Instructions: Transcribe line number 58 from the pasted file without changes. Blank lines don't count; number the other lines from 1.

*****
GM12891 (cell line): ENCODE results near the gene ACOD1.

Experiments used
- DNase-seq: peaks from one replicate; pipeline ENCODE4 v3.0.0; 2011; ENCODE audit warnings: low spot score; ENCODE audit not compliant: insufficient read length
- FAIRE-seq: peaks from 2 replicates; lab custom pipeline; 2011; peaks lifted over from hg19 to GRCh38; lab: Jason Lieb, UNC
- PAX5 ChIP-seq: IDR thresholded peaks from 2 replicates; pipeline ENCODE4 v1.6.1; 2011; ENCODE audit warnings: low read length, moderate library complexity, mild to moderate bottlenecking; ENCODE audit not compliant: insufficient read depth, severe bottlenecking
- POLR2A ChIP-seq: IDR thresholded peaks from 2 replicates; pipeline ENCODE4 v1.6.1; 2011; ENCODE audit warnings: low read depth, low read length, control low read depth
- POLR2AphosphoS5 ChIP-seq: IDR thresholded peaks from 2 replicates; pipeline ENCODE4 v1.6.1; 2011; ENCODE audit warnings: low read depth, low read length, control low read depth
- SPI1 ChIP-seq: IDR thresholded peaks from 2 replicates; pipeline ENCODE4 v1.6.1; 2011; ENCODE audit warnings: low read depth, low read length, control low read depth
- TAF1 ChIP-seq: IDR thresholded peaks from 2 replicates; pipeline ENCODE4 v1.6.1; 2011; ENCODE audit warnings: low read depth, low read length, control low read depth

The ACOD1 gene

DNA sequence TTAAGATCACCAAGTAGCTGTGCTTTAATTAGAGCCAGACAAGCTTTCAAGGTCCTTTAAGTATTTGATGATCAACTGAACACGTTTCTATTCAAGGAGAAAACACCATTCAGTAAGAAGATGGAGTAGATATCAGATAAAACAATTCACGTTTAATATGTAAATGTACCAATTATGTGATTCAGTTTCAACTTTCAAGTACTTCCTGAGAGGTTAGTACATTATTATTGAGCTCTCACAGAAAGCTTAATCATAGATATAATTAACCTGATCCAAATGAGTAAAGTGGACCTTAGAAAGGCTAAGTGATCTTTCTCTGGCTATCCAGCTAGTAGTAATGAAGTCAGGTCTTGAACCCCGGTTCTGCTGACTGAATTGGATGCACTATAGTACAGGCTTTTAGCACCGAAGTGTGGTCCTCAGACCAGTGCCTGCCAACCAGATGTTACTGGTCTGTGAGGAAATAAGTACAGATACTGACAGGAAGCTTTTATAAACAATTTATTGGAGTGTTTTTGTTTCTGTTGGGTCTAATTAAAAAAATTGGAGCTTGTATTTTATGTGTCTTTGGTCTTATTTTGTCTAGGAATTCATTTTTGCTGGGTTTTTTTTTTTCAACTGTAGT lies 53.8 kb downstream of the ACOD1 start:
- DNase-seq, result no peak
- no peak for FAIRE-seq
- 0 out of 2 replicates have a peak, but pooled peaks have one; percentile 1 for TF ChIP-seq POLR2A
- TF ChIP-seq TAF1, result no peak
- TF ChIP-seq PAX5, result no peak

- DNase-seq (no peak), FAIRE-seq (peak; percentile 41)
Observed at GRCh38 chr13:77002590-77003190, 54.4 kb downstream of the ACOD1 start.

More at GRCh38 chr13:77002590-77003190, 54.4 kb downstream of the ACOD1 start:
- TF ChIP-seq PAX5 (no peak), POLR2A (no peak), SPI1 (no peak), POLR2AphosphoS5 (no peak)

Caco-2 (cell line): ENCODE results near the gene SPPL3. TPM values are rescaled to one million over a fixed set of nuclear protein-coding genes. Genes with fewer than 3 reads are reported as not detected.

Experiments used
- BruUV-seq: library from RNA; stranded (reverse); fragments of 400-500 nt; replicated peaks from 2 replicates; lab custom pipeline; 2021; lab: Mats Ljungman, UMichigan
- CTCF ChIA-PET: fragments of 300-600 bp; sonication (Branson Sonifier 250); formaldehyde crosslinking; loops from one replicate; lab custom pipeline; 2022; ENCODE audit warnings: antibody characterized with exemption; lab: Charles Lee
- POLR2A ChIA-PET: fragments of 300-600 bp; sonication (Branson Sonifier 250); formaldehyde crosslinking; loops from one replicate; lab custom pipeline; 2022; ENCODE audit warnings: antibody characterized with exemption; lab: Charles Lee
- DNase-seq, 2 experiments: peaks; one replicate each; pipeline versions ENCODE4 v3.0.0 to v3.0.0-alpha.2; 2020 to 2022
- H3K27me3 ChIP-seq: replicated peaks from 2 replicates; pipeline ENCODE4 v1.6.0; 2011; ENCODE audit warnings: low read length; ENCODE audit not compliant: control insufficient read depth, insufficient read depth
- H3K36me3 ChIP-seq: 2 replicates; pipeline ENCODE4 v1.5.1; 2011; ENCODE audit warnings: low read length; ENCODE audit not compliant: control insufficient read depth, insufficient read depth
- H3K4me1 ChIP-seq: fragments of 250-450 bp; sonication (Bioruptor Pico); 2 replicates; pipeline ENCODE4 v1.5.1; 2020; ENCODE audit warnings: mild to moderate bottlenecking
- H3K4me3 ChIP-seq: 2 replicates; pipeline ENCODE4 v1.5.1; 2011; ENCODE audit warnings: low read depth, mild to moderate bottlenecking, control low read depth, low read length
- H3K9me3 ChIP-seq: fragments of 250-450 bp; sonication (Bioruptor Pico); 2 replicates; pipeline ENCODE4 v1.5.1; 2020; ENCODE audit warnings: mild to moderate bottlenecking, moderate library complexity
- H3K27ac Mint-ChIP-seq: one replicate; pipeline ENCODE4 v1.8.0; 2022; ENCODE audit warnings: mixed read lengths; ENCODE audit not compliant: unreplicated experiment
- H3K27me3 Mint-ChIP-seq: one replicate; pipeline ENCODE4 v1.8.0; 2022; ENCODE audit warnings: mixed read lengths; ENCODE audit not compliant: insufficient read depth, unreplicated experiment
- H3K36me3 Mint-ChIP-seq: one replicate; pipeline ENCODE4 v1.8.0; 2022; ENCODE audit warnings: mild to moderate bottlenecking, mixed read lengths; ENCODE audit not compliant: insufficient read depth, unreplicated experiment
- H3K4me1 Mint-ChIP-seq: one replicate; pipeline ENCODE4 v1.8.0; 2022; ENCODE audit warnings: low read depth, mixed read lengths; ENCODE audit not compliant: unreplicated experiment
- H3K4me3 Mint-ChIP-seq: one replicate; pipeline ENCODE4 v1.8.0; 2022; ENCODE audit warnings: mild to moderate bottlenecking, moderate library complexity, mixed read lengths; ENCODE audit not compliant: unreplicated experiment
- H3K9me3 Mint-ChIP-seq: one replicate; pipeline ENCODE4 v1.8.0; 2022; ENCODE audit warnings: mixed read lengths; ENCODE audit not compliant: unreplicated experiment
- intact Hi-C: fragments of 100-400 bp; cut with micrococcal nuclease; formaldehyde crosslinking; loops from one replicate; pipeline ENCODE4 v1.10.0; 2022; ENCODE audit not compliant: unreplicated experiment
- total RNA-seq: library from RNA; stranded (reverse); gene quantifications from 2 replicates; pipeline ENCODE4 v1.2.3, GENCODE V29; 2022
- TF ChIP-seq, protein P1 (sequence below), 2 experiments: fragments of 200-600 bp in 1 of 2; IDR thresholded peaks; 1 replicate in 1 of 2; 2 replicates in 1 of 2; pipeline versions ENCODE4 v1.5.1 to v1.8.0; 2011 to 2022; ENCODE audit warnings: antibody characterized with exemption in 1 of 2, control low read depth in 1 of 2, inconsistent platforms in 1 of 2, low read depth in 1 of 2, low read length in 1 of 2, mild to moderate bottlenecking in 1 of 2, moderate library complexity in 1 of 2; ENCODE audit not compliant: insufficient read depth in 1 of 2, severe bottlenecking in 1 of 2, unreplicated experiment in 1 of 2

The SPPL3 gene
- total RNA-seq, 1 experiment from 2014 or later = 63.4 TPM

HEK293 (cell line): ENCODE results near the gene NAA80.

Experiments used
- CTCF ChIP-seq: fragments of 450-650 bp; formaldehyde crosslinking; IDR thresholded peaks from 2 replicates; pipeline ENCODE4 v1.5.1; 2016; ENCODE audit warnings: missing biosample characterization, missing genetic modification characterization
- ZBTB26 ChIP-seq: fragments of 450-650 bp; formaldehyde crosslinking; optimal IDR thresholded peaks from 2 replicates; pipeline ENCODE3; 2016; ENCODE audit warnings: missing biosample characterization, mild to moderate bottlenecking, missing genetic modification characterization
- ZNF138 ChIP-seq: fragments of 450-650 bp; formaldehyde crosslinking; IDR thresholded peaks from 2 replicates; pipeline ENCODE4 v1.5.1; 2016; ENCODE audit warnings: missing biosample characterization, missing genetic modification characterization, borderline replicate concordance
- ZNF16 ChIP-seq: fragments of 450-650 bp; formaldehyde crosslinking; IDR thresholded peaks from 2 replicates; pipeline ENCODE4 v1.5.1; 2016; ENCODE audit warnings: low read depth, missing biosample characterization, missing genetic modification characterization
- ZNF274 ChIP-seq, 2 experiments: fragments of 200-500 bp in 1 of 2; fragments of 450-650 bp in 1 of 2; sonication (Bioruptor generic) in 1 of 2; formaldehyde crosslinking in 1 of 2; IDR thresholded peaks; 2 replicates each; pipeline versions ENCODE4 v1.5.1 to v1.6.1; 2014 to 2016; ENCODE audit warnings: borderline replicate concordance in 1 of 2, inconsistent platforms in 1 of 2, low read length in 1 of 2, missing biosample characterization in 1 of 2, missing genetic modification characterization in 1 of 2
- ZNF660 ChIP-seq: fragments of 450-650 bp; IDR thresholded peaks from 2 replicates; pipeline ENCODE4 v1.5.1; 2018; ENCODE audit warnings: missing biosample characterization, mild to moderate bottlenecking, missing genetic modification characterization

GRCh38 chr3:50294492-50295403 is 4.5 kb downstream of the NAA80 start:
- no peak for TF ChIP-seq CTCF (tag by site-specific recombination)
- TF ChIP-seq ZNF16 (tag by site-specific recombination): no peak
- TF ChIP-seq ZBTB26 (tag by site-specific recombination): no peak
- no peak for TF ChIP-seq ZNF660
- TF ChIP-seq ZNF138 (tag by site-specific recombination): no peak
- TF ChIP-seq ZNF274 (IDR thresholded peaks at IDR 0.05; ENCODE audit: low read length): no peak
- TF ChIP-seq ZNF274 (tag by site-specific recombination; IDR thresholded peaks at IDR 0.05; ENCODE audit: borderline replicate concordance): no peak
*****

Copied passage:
- TF ChIP-seq ZNF274 (tag by site-specific recombination; IDR thresholded peaks at IDR 0.05; ENCODE audit: borderline replicate concordance): no peak